Singapore wants to be a place to contest ideas, share perspectives: Ng Eng Hen

Defence Minister Ng Eng Hen hopes Singapore can provide a "safe physical and intellectual haven" for new paths to be forged. ST PHOTO: GAVIN FOO

SINGAPORE - Singapore can be a place for progressive minds to contest ideas and share perspectives, and it should play this small but useful role to advance peace and humanity, Defence Minister Ng Eng Hen said on Wednesday (June 27).

Citing the decision to host denuclearisation talks between United States President Donald Trump and North Korean leader Kim Jong Un earlier this month, Dr Ng said he hopes Singapore can provide a "safe physical and intellectual haven" for new paths to be forged.

"We do not seek only to gather people who agree," Dr Ng said in his welcome address to 400 delegates at the inaugural Singapore Defence Technology Summit at the Shangri-La Hotel in Orchard.

The Republic should hold high-level meetings for "the cause of peace and to enable the progress of humanity", Dr Ng said.

Given its humble beginnings, Singapore did not start out with the aspiration to be a venue for historic meetings, Dr Ng noted.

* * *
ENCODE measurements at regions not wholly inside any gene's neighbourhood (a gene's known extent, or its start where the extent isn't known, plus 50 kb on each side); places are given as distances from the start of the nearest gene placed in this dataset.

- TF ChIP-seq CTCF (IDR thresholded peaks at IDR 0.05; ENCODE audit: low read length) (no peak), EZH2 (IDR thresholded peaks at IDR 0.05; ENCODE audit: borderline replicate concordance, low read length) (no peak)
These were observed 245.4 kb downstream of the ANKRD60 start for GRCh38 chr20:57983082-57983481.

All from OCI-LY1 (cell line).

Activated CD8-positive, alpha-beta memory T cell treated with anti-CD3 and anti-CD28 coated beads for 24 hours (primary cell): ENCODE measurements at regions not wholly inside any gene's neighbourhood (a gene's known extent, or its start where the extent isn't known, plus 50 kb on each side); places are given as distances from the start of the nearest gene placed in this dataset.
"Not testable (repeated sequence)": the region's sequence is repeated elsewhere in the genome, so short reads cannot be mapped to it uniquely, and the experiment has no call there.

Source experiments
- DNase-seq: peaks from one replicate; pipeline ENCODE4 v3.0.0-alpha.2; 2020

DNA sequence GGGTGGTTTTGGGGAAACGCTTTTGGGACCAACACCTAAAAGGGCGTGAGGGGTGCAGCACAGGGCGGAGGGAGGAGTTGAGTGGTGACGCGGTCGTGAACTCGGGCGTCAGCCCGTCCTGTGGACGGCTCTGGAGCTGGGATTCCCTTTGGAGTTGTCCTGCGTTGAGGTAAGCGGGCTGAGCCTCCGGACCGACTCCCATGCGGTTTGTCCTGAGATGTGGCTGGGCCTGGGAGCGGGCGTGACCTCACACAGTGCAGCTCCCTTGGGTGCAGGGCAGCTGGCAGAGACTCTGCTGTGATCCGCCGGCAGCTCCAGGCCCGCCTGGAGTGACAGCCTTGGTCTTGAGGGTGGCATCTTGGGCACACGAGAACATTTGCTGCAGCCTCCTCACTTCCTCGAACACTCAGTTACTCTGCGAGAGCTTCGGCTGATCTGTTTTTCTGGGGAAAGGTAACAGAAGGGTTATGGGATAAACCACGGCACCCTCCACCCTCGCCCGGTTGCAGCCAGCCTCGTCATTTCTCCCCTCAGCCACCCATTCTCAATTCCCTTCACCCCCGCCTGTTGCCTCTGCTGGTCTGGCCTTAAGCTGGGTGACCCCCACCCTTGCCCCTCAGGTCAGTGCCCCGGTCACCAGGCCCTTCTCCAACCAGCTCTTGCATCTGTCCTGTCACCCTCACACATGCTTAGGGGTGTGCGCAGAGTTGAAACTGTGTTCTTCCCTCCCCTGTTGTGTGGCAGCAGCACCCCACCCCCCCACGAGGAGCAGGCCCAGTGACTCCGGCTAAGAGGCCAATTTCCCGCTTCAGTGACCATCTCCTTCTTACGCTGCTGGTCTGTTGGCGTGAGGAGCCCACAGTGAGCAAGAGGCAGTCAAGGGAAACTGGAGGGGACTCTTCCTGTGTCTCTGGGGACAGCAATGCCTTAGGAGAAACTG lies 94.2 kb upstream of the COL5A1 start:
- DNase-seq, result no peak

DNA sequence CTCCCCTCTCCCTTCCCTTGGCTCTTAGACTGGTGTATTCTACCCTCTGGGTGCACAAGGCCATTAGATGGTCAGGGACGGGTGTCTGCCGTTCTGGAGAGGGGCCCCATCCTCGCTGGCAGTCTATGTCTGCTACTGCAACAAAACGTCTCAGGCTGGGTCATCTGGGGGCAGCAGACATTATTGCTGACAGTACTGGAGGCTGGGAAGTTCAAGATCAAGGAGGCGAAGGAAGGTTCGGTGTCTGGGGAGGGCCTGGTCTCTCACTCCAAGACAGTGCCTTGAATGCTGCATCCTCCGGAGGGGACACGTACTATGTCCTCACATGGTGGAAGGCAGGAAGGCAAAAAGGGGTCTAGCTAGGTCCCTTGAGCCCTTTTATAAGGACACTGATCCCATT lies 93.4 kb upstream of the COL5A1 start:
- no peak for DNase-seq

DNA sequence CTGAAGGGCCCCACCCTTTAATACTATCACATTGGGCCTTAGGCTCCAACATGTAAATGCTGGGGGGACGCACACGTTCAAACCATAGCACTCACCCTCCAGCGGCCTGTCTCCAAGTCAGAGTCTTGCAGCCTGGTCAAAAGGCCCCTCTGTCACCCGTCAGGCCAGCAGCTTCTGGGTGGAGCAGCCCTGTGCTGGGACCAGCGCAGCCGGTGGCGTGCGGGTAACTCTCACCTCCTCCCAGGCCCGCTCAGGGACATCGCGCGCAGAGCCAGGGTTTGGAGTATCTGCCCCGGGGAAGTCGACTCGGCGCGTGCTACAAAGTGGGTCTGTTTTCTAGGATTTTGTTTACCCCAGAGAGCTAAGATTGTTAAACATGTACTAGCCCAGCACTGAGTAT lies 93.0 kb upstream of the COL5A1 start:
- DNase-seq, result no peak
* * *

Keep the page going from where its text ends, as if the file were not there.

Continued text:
"It would have been misplaced to think that far and aim that high when we were too poor with many communal problems, even existential challenges to solve," he said.

Even as Singapore developed, it did not proffer itself for other prominent summits that eventually took place here, such as those between Chinese and Taiwanese leaders in 1993 and 2017.

Dr Ng said he hoped that the Singapore Defence Technology Summit could help countries deal with the blessings and challenges from technological disruptions. Measures must be taken, for example, to ensure that new and useful technologies such as cloud-based services and data analytics do not undermine collective security.

Organisers, led by the Singapore Defence Science and Technology Agency, did "much soul-searching before deciding to hold one more" summit, Dr Ng said, while noting the already overcrowded landscape of meetings and conventions.

Furthermore, it was not intuitive for leaders of security and defence technology to meet, he added.

"After all, would not the expected default be to advance your own domain expertise, hide your secrets and steal a march on your competitors?"

But the enthusiastic response across 17 countries affirmed the organisers' belief in promoting defence technology for society's benefit, Dr Ng said.

Policymakers, academics and industry experts are among those attending the three-day summit, which includes panel sessions and site visits. Topics such as cyber security, unmanned autonomous vehicles and big data are on the agenda.

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